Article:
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Member Research & Reports

Member Research & Reports

Georgia Southern Assesses Skills and Capacity for Informatics

The 2015 informatics capacity and needs assessment survey was conducted by Dr. Gulzar Shah, associate dean for research at the Georgia Southern University Jiann-Ping Hsu College of Public Health, on behalf of the National Association of County and City Health Officials (NACCHO). This study describes the informatics activities performed by and for local health departments.

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[Photo: Dr. Gulzar Shah]

A majority of local health departments extract data from information systems (69.5 percent) and use and interpret quantitative (66.4 percent) and qualitative (55.1 percent) data. Almost half use geographic information systems (45.0 percent) or statistical or other analytical software (39.7 percent). Local health departments were less likely to perform project management (35.8 percent), business process analysis and redesign (24.0 percent), and developing requirements for informatics system development (19.7 percent). Local health departments were most likely to maintain or modify content of a Web site (72.1 percent). A third of local health departments (35.8 percent) reported acting as “super users” for their information systems. A significantly higher proportion of local health departments serving larger jurisdictions (500 000+) and those with shared governance reported conducting informatics activities.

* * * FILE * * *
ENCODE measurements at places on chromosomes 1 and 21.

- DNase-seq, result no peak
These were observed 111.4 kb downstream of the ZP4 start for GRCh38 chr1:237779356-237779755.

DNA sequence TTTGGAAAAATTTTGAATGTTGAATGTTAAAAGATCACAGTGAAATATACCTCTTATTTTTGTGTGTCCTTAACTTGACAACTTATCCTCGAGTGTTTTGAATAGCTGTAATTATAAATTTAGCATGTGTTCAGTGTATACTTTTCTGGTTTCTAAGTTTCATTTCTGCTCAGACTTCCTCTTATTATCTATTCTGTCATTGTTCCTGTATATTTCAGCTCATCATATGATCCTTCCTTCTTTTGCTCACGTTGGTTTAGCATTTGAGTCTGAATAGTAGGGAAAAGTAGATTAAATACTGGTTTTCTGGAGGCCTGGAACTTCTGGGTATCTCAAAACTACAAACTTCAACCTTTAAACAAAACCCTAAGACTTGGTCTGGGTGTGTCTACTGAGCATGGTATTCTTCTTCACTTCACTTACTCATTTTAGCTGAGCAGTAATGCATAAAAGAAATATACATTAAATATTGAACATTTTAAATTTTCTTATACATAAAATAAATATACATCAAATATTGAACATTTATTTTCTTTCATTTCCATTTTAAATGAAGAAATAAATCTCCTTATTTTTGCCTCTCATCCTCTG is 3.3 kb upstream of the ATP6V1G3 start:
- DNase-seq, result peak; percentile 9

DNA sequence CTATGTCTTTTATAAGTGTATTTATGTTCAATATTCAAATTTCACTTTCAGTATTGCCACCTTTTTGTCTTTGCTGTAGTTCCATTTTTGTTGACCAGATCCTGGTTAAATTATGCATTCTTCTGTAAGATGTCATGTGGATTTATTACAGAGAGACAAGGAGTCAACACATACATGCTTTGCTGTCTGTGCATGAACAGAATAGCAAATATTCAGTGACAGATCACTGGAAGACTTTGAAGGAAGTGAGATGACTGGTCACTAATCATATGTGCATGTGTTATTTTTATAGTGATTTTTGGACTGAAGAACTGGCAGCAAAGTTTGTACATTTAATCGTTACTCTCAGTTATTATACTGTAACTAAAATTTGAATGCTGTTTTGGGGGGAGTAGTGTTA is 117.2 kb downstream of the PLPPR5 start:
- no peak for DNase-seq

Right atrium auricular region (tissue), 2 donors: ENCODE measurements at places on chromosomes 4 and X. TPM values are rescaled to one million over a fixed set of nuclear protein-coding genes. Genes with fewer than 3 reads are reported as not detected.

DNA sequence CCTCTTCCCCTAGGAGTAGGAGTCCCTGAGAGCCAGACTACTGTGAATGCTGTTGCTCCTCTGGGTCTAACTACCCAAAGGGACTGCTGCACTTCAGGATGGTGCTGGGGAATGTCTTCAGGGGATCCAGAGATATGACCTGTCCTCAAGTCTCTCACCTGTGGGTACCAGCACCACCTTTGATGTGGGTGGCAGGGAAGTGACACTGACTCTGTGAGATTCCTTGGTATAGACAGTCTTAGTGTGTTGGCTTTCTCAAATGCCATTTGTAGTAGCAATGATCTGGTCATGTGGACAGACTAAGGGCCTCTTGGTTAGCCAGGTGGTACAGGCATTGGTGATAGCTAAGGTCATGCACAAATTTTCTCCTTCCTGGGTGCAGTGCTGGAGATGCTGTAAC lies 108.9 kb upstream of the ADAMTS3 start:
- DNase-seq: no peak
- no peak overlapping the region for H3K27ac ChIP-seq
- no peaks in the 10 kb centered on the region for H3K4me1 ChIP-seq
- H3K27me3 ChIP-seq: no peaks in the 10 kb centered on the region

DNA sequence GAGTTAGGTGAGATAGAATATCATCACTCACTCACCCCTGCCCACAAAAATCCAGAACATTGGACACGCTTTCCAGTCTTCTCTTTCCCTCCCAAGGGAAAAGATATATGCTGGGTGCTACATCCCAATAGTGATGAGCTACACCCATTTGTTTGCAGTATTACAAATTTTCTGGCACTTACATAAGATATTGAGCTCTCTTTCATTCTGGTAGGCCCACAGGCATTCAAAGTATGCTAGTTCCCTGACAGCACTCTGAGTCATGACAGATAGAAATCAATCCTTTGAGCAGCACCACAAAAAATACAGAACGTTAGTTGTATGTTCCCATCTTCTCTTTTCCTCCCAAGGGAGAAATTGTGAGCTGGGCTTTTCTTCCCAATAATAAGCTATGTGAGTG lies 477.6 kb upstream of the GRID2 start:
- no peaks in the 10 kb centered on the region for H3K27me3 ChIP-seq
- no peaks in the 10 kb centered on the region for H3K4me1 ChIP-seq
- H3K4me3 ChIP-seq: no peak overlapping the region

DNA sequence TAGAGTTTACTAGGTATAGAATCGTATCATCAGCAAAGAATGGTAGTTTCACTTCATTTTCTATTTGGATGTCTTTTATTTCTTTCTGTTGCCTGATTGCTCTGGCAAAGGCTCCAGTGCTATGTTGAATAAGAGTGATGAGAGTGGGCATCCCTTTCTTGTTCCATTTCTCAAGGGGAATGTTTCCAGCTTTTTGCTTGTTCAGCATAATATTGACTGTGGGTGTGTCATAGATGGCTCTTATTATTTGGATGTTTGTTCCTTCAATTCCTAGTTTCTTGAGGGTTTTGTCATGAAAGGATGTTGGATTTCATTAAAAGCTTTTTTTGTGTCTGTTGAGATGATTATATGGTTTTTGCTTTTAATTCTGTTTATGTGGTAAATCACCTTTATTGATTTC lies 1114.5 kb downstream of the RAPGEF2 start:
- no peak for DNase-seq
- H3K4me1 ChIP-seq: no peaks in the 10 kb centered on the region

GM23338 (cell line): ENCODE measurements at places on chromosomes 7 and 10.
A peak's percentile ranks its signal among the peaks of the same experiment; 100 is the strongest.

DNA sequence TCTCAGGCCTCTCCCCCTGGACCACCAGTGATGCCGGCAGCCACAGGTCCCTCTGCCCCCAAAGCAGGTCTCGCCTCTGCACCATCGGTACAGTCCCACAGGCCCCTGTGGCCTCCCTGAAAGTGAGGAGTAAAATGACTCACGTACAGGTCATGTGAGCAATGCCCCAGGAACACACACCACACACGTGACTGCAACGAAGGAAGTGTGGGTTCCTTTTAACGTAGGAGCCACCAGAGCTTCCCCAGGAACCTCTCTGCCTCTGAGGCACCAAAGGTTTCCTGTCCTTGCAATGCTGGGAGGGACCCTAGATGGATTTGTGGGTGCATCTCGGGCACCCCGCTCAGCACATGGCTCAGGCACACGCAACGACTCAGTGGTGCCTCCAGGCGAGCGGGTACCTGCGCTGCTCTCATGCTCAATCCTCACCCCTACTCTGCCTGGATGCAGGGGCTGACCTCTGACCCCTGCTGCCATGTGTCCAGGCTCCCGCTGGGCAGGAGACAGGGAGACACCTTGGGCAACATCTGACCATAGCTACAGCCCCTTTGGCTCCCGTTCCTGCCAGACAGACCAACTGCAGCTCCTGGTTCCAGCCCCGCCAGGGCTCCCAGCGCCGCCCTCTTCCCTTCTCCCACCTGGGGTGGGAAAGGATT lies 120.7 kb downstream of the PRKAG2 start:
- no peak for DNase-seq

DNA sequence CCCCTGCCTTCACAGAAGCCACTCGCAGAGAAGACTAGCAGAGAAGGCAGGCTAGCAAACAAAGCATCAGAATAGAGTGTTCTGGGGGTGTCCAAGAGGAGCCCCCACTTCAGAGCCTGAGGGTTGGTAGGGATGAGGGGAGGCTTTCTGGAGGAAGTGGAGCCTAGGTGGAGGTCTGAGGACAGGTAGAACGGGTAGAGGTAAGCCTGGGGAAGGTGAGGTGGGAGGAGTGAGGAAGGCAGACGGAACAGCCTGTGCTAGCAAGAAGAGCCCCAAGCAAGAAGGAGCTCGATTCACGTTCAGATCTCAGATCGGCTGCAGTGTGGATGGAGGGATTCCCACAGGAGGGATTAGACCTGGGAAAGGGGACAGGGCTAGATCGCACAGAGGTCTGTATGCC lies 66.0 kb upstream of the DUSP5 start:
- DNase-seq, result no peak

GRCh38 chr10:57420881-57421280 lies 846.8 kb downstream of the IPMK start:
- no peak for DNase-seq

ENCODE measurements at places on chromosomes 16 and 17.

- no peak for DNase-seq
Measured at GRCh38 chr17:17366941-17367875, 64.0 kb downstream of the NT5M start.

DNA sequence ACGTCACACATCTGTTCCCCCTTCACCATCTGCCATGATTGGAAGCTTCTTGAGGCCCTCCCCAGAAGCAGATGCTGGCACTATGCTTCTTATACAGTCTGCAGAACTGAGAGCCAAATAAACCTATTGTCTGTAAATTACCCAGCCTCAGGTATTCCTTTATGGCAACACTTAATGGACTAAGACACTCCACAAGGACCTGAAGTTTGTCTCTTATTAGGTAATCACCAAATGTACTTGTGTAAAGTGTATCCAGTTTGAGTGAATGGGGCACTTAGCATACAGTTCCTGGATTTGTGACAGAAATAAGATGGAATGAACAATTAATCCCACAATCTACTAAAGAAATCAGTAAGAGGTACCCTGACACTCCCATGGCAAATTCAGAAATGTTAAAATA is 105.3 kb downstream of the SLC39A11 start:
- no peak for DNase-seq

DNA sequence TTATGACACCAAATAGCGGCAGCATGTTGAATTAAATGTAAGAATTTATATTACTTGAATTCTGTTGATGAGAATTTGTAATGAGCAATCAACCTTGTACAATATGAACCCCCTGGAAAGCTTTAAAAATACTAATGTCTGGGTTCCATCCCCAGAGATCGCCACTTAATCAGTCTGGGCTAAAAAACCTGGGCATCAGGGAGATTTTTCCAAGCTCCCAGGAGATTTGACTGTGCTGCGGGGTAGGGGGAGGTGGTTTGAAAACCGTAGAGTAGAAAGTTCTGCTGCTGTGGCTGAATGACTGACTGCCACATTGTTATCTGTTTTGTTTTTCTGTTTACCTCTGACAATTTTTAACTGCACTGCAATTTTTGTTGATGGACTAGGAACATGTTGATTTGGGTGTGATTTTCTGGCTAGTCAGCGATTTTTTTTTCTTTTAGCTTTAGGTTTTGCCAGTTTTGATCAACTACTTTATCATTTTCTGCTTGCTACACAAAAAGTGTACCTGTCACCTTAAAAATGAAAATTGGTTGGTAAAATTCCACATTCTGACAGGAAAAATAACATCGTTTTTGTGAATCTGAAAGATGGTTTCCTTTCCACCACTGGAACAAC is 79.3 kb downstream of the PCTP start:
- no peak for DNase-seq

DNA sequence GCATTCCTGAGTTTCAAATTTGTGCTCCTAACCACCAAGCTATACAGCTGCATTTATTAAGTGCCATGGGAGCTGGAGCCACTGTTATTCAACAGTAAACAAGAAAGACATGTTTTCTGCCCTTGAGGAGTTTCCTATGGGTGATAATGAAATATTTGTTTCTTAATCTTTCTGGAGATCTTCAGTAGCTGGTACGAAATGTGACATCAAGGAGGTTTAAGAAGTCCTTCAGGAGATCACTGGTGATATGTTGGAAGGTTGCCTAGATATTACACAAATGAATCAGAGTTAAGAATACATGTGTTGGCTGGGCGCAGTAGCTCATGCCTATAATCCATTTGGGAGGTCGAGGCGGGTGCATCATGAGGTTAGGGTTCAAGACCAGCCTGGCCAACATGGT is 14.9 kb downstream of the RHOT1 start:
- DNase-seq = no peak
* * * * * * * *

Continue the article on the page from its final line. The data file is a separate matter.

In conclusion, most local health department informatics activities are completed by local health department staff within each department or a central department, but many state health departments also contribute to informatics at the local level. Larger local health departments and those with shared governance were more likely to perform informatics activities. Local health departments need effective leadership, a skilled workforce, strong partnerships, and policies that foster implementation of health information systems to successfully engage in informatics. Local health departments also face important training needs, including data analytics, project management, and geographical information systems, so they can adapt to the increasing availability of electronic data and changes in technology.

The study titled “Assessing Skills and Capacity for Informatics: Activities Most Commonly Performed by or for Local Health Departments,” was published in the Journal of Public Health Management and Practice.

Dr. Gulzar Shah, associate dean for research at Georgia Southern was one of the co-authors.